Making sense of the new alliance
By Vincent DiGeronimo
In the very active world of college football, a lot has been going on. For those who do not know, on Aug 24, 2021, the Pac-12, Big Ten, and the ACC announced an alliance that they would be participating in. According to several articles and quotes linked to conference officials, it is clear that the move was made in an attempt to counteract Texas and Oklahoma agreeing to join the SEC when their contracts are over in the Big 12. On top of that, heads of each of the conferences also added that the move was not for generating revenue, and was more in order to balance the power of the SEC.
I am not opposed to the new alliance, however I do not think that it really did much to balance the power of the SEC. The SEC was arguably the most important conference in the power 5 to begin with, and with Texas and Oklahoma agreeing to join soon, in due time the SEC will be the largest and most powerful conference in the country. I think that this move was mainly just to protect the three conferences, as opposed to trying to gain any power.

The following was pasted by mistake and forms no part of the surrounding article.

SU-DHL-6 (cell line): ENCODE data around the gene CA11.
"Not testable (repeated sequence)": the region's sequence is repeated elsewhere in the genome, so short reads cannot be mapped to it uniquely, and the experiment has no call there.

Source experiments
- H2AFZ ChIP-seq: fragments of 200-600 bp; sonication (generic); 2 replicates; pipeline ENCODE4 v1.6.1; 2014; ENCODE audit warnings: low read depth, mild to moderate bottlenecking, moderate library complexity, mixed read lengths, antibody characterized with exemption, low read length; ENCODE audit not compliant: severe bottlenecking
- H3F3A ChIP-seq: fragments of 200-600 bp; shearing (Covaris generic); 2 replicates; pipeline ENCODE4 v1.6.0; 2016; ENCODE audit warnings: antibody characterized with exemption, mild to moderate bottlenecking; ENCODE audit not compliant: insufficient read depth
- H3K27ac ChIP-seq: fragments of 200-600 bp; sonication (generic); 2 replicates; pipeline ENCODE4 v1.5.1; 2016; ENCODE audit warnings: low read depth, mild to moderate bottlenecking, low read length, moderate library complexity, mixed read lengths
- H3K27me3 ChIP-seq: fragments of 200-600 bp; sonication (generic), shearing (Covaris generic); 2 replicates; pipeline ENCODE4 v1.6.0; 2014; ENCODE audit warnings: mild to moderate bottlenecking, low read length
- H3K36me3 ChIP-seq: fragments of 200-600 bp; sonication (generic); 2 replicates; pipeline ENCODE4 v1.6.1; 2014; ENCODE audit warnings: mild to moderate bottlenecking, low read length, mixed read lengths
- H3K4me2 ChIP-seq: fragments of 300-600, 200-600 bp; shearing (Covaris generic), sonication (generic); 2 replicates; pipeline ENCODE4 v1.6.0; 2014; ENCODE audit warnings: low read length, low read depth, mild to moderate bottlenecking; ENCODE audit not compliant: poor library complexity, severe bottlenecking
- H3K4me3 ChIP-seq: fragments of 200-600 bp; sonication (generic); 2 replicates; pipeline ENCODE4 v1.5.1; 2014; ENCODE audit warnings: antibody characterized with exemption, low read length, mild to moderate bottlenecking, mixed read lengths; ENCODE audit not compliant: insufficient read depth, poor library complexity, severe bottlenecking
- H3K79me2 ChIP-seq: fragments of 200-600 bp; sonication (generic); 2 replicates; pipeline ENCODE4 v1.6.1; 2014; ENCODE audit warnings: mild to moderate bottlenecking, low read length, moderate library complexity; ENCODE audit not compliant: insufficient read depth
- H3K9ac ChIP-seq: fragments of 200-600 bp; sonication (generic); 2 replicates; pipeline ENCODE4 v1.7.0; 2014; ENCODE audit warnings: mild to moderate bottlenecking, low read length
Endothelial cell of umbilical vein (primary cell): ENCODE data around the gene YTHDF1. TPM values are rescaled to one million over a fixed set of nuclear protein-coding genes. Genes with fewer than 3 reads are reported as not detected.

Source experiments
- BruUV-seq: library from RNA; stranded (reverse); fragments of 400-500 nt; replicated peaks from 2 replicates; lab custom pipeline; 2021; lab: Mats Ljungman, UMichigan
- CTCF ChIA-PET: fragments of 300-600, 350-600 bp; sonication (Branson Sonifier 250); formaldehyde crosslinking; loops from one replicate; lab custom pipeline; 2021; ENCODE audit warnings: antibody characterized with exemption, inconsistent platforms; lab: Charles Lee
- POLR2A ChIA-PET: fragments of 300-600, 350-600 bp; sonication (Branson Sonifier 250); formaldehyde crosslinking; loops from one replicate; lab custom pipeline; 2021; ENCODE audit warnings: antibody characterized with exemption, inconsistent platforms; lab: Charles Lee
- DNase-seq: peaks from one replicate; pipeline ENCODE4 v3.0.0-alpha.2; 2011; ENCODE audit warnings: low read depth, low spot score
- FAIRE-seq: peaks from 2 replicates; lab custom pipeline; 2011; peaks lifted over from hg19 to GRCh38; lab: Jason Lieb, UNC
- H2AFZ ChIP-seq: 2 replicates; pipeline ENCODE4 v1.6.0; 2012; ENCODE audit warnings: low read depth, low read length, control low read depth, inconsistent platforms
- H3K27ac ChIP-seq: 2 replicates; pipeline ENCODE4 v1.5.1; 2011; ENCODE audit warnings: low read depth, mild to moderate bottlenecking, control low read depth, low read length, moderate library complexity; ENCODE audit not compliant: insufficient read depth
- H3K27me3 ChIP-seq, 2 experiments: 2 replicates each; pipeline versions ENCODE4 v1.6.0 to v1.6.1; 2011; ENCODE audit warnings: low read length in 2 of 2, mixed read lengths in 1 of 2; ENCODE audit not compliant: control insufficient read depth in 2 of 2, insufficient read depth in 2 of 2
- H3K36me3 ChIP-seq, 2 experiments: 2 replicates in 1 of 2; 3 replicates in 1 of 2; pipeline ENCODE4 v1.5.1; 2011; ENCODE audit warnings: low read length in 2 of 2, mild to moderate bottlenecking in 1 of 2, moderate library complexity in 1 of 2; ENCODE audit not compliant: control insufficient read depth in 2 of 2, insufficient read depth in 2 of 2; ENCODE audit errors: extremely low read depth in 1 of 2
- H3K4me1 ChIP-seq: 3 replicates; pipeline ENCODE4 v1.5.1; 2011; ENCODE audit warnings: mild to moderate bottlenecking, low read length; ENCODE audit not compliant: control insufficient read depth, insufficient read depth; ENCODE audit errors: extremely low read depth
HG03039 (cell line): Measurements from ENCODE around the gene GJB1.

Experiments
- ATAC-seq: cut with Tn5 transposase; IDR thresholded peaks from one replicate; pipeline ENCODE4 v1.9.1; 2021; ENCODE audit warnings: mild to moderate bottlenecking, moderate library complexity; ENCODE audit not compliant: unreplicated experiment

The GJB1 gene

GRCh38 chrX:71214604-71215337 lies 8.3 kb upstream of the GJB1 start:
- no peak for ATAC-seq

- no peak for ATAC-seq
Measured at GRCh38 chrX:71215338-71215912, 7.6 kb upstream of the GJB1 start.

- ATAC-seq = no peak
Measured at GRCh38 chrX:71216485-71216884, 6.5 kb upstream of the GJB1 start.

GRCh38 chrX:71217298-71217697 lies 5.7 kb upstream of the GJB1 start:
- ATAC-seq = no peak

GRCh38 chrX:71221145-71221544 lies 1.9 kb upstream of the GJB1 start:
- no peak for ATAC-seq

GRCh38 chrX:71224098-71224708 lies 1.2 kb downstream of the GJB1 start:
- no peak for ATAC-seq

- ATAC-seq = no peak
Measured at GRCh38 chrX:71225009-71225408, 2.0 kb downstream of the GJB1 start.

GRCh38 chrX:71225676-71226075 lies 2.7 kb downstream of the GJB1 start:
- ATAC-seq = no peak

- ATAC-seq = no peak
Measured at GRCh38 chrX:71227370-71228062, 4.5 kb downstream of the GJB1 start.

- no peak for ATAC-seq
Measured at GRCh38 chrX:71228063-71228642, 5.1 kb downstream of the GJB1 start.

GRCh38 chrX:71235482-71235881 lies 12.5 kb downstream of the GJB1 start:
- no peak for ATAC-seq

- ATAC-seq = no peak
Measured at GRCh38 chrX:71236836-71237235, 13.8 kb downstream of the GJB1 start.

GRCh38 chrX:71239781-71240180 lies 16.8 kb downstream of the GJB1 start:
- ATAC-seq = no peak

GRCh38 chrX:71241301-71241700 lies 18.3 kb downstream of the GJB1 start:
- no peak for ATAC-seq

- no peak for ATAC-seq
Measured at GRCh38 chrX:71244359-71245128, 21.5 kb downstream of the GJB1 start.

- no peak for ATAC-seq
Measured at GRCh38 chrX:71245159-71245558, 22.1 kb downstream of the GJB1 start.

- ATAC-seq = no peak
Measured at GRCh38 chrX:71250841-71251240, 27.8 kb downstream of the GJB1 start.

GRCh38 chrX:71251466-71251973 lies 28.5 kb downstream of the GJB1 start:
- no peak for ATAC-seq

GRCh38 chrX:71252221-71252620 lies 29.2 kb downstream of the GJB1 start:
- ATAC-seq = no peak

As for within the alliance, I think that it is great that 41 schools can come together now and share resources and potentially be able to get a lot done. I think that the value added for a student athlete within these three conferences definitely increased. While I think that the new changes in terms of scheduling will be very drastic, I think that overall, the long term benefits of this alliance are great internally, but maybe are not that important in terms of keeping the college football world from making drastic changes as they have done recently.